The effects of cover crop and tillage on soil compaction were measured using a soil penetrometer (Figure 3). Cone index values exceeding 2 MPa limit root penetration below the compaction layer which reduces crop yields and makes plants more vulnerable to drought stress. In the no-till plots, cool season cover crop significantly reduced soil compaction (Figure 4) in the E-horizon (20 - 30 cm depth). This could be attributed to the deep-rooted cool season cover crop (cereal rye) penetrating compacted soil layers during the fall and winter when the E-horizon was relatively wet and soft. Averaged over the entire field, cone index values in cover crop plots were below the 2 MPa compaction threshold level measured at the end of the production season. In Coastal Plain soils with chronic soil compaction, this could help create and maintain open channels in the E-horizon for subsequent years. There were no significant differences in soil compaction between plots with and without cover crop when a deep tillage operation was performed at planting of the cool season cover crop. Tillage significantly reduced soil compaction compared to no-till.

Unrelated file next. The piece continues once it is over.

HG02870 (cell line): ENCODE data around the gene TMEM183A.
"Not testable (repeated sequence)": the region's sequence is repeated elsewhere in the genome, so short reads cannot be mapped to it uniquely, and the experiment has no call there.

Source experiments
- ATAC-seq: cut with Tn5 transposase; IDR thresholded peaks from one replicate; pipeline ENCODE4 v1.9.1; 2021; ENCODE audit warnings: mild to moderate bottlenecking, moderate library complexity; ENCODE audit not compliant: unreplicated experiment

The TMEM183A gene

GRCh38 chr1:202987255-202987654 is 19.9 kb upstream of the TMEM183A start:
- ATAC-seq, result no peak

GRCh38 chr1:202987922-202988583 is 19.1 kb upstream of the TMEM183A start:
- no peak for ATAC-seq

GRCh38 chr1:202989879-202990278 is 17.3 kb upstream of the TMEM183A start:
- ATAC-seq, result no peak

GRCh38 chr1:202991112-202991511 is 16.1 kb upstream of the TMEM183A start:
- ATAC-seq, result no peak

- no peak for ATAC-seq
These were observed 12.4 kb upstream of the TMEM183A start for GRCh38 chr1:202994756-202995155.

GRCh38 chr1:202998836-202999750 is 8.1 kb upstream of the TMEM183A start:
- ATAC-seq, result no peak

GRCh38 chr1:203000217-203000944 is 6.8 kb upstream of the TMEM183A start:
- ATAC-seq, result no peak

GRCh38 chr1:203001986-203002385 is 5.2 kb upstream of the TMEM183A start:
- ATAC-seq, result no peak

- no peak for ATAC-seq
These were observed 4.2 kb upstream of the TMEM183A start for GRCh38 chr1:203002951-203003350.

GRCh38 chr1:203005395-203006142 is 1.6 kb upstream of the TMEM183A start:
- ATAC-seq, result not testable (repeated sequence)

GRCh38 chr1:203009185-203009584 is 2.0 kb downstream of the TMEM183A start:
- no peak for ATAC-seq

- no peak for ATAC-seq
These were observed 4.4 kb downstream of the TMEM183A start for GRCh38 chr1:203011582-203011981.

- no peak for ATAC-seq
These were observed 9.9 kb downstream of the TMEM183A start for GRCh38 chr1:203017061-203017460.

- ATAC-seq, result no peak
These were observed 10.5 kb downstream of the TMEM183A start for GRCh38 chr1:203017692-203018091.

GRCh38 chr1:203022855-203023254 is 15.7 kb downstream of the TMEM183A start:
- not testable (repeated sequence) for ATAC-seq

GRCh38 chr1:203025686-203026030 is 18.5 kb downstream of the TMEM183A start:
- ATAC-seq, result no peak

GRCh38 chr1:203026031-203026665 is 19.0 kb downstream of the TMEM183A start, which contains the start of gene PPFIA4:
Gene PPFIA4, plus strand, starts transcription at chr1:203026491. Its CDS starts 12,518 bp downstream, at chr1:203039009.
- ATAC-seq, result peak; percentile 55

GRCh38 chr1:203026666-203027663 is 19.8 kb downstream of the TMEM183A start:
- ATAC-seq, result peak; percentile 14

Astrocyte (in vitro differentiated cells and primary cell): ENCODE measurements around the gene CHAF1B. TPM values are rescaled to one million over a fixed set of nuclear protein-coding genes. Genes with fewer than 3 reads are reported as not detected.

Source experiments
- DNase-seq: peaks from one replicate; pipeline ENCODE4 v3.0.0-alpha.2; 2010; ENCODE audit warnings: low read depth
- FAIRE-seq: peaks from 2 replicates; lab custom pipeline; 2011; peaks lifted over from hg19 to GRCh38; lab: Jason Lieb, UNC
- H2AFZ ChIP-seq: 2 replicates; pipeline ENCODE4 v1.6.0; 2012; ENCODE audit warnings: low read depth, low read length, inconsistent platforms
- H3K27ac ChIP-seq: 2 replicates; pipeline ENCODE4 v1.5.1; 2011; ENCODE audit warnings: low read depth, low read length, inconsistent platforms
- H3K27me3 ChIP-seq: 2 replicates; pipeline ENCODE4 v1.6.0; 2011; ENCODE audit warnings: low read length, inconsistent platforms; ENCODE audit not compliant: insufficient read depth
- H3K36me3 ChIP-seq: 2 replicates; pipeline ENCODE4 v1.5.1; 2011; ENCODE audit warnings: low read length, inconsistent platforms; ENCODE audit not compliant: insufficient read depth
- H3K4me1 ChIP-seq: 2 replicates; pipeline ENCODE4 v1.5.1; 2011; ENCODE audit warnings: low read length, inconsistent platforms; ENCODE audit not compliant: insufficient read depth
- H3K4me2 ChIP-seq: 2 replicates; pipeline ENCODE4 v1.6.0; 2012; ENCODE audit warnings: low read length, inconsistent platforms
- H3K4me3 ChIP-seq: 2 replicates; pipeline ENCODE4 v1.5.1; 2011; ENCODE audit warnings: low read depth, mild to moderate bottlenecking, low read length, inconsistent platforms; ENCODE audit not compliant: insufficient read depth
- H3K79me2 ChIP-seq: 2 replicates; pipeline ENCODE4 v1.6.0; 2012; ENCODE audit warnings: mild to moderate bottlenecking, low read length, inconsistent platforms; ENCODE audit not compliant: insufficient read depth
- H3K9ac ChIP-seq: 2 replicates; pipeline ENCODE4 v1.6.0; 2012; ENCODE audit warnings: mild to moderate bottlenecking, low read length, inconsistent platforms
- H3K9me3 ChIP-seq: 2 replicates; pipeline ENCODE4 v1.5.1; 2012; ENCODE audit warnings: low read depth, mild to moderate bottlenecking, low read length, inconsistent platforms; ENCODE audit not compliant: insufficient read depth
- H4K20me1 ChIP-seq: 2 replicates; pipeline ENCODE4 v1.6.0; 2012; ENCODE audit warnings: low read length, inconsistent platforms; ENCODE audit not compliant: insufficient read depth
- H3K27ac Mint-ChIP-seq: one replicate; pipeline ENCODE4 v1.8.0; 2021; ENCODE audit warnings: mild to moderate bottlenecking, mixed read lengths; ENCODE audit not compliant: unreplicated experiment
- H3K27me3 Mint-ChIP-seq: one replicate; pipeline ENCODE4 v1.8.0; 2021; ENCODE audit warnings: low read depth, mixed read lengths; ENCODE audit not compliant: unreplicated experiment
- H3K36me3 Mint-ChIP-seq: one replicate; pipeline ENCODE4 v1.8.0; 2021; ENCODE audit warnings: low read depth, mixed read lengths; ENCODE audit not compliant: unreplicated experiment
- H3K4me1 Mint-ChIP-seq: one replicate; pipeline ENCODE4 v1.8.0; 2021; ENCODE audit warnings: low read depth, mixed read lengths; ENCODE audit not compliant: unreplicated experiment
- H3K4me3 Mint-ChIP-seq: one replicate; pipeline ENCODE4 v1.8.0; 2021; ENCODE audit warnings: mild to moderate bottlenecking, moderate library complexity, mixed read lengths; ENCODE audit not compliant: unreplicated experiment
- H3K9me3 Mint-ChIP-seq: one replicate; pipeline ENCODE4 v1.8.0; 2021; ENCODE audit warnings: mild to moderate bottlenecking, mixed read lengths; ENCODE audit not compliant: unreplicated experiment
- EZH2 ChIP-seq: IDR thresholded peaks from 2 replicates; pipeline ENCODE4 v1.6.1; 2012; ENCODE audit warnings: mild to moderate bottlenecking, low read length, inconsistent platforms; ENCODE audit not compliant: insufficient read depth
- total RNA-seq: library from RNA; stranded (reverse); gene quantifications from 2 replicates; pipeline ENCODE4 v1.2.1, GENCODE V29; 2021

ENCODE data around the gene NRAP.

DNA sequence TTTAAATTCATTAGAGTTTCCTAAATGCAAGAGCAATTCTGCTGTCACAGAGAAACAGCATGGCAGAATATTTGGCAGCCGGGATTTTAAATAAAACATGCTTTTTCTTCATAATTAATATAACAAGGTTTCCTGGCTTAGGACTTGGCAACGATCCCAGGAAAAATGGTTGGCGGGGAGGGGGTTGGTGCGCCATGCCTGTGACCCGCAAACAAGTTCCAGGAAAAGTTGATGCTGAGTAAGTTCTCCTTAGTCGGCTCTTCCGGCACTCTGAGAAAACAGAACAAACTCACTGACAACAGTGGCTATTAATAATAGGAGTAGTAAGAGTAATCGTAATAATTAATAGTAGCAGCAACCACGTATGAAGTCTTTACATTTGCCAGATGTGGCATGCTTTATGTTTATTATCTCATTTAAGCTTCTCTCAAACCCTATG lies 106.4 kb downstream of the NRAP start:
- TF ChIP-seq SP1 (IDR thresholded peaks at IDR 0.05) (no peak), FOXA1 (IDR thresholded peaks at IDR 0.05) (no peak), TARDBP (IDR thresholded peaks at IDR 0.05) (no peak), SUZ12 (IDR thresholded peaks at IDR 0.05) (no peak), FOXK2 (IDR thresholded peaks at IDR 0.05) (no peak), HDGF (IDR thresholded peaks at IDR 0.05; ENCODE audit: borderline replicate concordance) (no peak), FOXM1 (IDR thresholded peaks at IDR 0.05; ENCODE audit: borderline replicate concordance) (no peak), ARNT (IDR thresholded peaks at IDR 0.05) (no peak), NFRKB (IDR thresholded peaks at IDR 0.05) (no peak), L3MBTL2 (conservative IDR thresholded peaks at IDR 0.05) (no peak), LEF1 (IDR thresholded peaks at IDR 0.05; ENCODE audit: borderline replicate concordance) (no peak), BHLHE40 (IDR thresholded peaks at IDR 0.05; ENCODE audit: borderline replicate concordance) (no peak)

Reductions in soil compaction in the E-horizon, due to the cool season cover crop, significantly increased cotton lint in the no-till plots (Figure 5). Averaged across three soil series, the yield increase was 38%. In addition, since cover crop eliminated the hardpan layer for the cotton crop, growers reduced production costs because they did not perform deep tillage ahead of planting operations. Soil series had a major effect on yield increases due to cover crop. For example, yield increase was 49%, 32%, and 22% on the Faceville loamy sand, the Fuquay sandy loam, and the Lakeland sand, respectively (Figure 6). These results were opposite to what we were expecting since the Lakeland soil had 90% sand content followed by Fuquay 85%, and Faceville 78%. We